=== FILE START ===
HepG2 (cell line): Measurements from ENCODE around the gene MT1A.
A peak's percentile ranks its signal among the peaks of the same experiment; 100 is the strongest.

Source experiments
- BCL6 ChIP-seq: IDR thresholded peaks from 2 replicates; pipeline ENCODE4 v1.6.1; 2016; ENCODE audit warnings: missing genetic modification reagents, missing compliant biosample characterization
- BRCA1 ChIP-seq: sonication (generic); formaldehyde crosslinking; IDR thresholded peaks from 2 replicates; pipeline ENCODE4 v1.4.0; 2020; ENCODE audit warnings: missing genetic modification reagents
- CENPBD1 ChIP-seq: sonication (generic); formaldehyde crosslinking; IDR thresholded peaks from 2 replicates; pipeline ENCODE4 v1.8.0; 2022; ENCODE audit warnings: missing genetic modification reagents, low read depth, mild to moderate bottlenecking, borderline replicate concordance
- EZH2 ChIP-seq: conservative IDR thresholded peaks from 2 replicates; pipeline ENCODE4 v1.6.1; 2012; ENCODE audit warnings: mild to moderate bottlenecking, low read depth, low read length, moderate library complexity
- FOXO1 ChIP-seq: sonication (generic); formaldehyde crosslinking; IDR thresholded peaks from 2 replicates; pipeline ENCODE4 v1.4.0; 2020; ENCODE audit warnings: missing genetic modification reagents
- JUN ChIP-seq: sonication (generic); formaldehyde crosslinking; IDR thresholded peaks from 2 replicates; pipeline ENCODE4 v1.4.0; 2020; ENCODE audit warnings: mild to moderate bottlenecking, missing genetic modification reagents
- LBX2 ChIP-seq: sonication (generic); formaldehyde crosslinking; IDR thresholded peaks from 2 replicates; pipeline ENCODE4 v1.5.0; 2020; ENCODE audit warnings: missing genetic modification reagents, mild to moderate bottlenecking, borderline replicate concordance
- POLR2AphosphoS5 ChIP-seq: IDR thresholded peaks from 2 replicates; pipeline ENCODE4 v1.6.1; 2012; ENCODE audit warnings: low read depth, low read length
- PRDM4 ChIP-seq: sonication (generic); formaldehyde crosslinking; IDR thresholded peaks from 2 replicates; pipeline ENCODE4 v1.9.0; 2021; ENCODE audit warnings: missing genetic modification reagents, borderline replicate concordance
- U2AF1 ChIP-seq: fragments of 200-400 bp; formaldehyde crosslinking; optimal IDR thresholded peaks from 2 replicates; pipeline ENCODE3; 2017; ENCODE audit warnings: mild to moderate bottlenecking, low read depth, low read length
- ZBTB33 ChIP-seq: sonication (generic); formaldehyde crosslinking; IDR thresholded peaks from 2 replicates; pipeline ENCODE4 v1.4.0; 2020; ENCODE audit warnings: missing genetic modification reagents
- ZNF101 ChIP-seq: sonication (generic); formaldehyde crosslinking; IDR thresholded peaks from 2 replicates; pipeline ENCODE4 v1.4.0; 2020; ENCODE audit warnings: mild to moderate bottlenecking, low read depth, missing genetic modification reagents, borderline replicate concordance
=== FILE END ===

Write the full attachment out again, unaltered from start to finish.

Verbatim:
HepG2 (cell line): Measurements from ENCODE around the gene MT1A.
A peak's percentile ranks its signal among the peaks of the same experiment; 100 is the strongest.

Source experiments
- BCL6 ChIP-seq: IDR thresholded peaks from 2 replicates; pipeline ENCODE4 v1.6.1; 2016; ENCODE audit warnings: missing genetic modification reagents, missing compliant biosample characterization
- BRCA1 ChIP-seq: sonication (generic); formaldehyde crosslinking; IDR thresholded peaks from 2 replicates; pipeline ENCODE4 v1.4.0; 2020; ENCODE audit warnings: missing genetic modification reagents
- CENPBD1 ChIP-seq: sonication (generic); formaldehyde crosslinking; IDR thresholded peaks from 2 replicates; pipeline ENCODE4 v1.8.0; 2022; ENCODE audit warnings: missing genetic modification reagents, low read depth, mild to moderate bottlenecking, borderline replicate concordance
- EZH2 ChIP-seq: conservative IDR thresholded peaks from 2 replicates; pipeline ENCODE4 v1.6.1; 2012; ENCODE audit warnings: mild to moderate bottlenecking, low read depth, low read length, moderate library complexity
- FOXO1 ChIP-seq: sonication (generic); formaldehyde crosslinking; IDR thresholded peaks from 2 replicates; pipeline ENCODE4 v1.4.0; 2020; ENCODE audit warnings: missing genetic modification reagents
- JUN ChIP-seq: sonication (generic); formaldehyde crosslinking; IDR thresholded peaks from 2 replicates; pipeline ENCODE4 v1.4.0; 2020; ENCODE audit warnings: mild to moderate bottlenecking, missing genetic modification reagents
- LBX2 ChIP-seq: sonication (generic); formaldehyde crosslinking; IDR thresholded peaks from 2 replicates; pipeline ENCODE4 v1.5.0; 2020; ENCODE audit warnings: missing genetic modification reagents, mild to moderate bottlenecking, borderline replicate concordance
- POLR2AphosphoS5 ChIP-seq: IDR thresholded peaks from 2 replicates; pipeline ENCODE4 v1.6.1; 2012; ENCODE audit warnings: low read depth, low read length
- PRDM4 ChIP-seq: sonication (generic); formaldehyde crosslinking; IDR thresholded peaks from 2 replicates; pipeline ENCODE4 v1.9.0; 2021; ENCODE audit warnings: missing genetic modification reagents, borderline replicate concordance
- U2AF1 ChIP-seq: fragments of 200-400 bp; formaldehyde crosslinking; optimal IDR thresholded peaks from 2 replicates; pipeline ENCODE3; 2017; ENCODE audit warnings: mild to moderate bottlenecking, low read depth, low read length
- ZBTB33 ChIP-seq: sonication (generic); formaldehyde crosslinking; IDR thresholded peaks from 2 replicates; pipeline ENCODE4 v1.4.0; 2020; ENCODE audit warnings: missing genetic modification reagents
- ZNF101 ChIP-seq: sonication (generic); formaldehyde crosslinking; IDR thresholded peaks from 2 replicates; pipeline ENCODE4 v1.4.0; 2020; ENCODE audit warnings: mild to moderate bottlenecking, low read depth, missing genetic modification reagents, borderline replicate concordance